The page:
Fasciolosis infection level of various breed cattle in Batu and Pujon district, East Java, Indonesia

Lili Zalizar, Khusnul Rahmawati, Abubakar Yaro

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Fasciolosis is a disease caused by Fasciola gigantica (Cobbold, 1855) or Fasciola hepatica (Linnaeus, 1758) that infected ruminants and caused liver damaged and loss of productivity. To control Fasciola disease in cattle, it is necessary to consider differences in the prevalence or number of cases in various cattle breed. This research was conducted in two slaughterhouses in Batu and Pujon District, Malang Regency, East Java, Indonesia involving 50 livestock in each slaughterhouse, either beef or dairy cattle. Observation was done for 2 mo by performing liver necropsy, observing the presence of fibrosis and calcification of the bile duct, counting the number of worms and weighing the removed liver tissue. Result of this research the number of fasciolosis in Ongole and Limousin cattle (30.95 % and 35.94 %) was fewer compared to Simmental and Frisian Holstein (58.33 %). Average number of worms head-1 in each cattle breed; Limousin, Simmental, Ongole, and FH were (105, 49, 27 and 129) worms. Meanwhile, fibrosis score in each group were 1.48, 1.89, 1.33 and 1.75 respectively. It is suspected that differences in cattle breed had correlation with susceptibility towards infection. It is indicated that Limousin cattle are more tolerant against liver worm infection.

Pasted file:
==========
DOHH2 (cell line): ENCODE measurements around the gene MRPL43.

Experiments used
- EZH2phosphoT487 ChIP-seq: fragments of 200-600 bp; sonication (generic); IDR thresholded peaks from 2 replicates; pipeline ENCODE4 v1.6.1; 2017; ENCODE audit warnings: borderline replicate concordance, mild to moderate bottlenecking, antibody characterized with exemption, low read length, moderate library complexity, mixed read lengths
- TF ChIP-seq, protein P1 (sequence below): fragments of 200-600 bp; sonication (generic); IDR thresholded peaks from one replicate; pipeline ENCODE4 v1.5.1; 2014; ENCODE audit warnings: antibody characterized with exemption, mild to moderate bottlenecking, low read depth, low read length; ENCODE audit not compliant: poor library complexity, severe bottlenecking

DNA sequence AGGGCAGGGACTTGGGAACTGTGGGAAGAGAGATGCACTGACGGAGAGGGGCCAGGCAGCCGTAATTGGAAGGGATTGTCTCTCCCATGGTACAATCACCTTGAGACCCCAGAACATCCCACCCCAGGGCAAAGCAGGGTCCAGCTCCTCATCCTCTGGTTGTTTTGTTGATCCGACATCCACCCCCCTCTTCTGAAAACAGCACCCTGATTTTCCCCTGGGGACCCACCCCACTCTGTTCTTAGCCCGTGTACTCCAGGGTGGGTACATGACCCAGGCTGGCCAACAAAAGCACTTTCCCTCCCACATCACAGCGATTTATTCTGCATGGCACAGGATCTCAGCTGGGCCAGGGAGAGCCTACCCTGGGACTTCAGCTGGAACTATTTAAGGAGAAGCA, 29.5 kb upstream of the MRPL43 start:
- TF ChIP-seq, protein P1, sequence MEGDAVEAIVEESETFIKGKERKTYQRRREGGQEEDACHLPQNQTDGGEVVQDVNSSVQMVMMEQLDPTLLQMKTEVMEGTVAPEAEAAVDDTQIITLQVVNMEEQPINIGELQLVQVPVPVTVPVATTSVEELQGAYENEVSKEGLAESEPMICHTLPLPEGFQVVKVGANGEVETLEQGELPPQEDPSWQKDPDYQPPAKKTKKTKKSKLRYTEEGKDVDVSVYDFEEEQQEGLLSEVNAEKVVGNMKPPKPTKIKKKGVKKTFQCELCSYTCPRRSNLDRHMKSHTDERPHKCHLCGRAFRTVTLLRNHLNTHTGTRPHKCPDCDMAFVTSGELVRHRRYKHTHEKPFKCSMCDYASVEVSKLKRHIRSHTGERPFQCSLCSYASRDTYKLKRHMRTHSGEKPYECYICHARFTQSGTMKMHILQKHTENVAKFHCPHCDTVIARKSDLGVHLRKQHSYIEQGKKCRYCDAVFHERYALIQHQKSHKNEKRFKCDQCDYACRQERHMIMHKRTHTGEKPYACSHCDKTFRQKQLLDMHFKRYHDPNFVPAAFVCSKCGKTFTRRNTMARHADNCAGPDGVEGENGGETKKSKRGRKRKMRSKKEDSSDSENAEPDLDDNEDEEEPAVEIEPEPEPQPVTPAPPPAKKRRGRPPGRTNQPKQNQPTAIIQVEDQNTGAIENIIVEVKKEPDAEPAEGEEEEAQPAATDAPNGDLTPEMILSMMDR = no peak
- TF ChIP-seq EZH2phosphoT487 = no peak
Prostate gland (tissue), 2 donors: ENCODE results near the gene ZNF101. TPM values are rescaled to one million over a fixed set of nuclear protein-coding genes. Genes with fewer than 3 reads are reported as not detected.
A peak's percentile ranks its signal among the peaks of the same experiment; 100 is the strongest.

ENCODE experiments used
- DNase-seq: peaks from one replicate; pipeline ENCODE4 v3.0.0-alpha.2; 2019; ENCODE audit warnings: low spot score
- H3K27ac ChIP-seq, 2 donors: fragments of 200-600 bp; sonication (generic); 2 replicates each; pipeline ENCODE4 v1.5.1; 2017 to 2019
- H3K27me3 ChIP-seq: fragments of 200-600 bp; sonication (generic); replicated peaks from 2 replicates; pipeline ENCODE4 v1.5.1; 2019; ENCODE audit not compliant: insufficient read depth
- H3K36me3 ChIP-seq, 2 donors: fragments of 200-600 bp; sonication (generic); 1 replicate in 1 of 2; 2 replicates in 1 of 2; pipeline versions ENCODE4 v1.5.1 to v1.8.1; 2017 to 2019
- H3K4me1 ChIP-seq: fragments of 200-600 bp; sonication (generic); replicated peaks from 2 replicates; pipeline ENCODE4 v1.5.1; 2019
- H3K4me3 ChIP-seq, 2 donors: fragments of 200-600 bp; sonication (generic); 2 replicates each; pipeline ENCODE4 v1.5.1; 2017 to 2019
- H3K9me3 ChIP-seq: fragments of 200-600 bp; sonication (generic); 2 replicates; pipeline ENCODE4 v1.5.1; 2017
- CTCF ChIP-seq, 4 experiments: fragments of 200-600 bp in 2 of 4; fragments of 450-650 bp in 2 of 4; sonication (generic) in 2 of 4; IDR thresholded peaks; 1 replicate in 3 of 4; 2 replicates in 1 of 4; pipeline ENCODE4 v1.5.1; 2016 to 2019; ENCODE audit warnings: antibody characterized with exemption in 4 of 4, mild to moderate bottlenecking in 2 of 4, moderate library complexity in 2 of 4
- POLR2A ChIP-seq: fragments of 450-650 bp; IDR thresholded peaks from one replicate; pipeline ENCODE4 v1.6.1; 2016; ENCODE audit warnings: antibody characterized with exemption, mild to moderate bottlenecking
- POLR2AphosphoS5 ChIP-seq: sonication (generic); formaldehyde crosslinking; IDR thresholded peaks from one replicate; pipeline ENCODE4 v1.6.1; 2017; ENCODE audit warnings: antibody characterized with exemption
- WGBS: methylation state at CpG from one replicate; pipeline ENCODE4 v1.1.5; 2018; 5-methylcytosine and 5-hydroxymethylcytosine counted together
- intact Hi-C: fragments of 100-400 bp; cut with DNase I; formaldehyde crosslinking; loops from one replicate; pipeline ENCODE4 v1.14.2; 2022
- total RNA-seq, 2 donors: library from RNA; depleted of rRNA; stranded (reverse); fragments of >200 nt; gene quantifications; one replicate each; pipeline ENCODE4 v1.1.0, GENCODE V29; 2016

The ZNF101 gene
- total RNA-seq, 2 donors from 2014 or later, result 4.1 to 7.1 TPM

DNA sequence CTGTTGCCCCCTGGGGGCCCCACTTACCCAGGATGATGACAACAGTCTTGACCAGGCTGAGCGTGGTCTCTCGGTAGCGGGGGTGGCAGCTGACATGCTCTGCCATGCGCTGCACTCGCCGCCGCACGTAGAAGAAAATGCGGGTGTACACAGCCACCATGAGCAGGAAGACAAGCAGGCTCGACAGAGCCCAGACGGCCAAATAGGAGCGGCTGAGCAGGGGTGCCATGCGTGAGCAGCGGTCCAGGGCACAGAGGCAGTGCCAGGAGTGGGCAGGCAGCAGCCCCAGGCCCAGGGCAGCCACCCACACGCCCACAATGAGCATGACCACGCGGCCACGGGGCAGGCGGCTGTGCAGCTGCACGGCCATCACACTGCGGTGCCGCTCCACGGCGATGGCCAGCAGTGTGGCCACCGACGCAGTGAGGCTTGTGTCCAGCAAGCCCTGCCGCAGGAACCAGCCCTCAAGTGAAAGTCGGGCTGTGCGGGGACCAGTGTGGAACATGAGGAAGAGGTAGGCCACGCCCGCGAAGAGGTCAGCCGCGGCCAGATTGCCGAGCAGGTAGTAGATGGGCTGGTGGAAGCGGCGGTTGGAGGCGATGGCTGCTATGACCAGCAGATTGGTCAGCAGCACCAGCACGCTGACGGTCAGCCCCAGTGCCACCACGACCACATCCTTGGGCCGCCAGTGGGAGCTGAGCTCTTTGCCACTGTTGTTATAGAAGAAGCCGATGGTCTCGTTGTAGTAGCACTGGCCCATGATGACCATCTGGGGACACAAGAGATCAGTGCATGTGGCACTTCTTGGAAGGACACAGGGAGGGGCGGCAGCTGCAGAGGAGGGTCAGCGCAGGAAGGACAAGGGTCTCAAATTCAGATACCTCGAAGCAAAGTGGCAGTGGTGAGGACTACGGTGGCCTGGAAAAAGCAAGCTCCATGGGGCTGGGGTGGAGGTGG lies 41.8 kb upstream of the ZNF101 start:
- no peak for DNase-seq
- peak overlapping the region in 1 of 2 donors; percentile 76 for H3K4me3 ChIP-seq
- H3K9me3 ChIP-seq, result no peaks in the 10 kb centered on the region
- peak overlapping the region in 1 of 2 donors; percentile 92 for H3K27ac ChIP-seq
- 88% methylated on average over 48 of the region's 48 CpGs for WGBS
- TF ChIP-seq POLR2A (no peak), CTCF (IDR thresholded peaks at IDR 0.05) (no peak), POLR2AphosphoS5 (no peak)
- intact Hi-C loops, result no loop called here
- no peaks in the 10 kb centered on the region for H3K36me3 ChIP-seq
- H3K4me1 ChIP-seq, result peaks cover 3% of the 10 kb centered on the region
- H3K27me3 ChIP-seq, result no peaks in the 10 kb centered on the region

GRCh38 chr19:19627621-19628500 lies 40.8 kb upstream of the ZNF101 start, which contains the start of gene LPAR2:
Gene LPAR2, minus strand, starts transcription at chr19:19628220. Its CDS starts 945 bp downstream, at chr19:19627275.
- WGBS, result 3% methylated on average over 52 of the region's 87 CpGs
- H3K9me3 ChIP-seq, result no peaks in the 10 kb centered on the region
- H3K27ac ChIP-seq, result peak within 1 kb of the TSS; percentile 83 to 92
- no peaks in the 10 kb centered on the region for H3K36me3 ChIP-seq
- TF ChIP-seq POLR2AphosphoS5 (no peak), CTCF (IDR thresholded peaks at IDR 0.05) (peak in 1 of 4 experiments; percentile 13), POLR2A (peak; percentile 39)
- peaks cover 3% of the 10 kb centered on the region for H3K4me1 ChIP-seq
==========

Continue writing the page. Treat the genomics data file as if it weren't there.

Original languageEnglish
Article number00029
Number of pages5
JournalE3S Web of Conferences
Publication statusPublished - 5 Jan 2021
Event1st International Conference on Bioenergy and Environmentally Sustainable Agriculture Technology - Malang, East Java, Indonesia
Duration: 7 Nov 20198 Nov 2019


  • breed of cattle/cows
  • cow/cattle health
  • fasciola disease
  • fibrosis disease
  • manage disease infections


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